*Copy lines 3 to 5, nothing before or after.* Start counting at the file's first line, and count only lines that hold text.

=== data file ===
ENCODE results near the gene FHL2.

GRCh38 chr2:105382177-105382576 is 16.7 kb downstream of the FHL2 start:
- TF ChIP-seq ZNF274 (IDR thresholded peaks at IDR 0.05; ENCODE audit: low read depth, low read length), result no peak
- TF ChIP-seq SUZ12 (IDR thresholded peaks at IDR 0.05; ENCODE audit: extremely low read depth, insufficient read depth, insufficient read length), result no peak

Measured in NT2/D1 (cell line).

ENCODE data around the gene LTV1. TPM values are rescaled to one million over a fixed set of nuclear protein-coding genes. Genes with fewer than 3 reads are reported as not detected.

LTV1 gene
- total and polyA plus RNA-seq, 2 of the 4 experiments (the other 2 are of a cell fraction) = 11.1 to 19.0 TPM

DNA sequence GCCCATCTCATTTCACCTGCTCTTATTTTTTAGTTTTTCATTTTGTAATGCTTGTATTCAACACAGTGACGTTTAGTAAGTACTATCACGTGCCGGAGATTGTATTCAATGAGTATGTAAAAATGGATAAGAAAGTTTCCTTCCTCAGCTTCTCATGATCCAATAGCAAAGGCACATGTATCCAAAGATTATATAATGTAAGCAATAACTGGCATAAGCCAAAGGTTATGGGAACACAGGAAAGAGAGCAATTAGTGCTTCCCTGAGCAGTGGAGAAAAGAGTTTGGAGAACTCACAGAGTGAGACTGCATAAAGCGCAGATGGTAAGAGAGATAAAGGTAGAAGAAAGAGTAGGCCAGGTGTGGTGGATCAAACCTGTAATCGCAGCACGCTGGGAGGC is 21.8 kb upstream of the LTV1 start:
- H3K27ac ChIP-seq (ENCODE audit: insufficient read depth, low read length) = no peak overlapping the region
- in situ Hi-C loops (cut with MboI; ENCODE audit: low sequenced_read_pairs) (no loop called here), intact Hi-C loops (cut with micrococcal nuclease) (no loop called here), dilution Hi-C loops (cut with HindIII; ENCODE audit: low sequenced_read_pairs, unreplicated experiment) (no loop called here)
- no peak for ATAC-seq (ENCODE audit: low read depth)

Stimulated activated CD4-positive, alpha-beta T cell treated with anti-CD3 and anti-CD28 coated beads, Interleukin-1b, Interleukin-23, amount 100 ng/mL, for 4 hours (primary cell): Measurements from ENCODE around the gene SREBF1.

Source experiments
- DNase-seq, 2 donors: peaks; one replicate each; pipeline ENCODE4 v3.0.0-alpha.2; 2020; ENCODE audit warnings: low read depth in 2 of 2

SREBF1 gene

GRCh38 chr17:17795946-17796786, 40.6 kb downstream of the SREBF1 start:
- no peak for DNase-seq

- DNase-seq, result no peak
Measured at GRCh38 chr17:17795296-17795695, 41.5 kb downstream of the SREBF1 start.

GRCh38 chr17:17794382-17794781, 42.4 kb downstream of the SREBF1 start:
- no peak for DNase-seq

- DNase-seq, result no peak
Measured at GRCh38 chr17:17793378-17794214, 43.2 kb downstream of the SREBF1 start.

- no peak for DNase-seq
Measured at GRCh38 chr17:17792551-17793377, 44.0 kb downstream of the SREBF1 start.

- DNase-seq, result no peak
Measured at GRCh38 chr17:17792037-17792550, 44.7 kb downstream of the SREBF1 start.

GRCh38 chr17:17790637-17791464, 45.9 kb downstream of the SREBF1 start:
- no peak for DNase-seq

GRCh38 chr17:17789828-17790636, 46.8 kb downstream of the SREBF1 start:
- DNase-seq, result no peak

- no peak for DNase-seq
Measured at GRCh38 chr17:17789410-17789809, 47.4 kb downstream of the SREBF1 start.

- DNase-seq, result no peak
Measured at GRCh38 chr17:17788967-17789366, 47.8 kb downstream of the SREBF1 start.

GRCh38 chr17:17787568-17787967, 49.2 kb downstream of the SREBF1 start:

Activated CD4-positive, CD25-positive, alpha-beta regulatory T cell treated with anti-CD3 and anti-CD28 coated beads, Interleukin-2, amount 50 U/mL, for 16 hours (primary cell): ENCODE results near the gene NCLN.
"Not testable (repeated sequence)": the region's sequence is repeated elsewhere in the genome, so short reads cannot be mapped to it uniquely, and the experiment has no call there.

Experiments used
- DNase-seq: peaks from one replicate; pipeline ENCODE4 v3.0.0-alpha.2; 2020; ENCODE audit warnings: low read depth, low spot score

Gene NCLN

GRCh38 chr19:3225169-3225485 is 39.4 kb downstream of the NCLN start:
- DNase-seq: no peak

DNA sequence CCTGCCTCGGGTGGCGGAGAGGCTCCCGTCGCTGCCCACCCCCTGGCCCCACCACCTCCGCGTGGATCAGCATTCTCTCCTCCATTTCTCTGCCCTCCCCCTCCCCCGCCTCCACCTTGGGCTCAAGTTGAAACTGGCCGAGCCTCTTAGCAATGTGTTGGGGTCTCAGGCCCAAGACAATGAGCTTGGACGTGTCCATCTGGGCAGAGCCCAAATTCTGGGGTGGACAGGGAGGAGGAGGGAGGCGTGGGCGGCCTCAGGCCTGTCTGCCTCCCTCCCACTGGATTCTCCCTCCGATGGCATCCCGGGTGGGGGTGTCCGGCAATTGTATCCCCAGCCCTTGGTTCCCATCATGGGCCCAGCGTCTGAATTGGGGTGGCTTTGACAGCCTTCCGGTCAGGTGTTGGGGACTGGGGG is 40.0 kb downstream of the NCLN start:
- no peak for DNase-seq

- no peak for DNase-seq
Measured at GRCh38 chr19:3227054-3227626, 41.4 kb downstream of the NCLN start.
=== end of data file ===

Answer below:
- TF ChIP-seq ZNF274 (IDR thresholded peaks at IDR 0.05; ENCODE audit: low read depth, low read length), result no peak
- TF ChIP-seq SUZ12 (IDR thresholded peaks at IDR 0.05; ENCODE audit: extremely low read depth, insufficient read depth, insufficient read length), result no peak

Measured in NT2/D1 (cell line).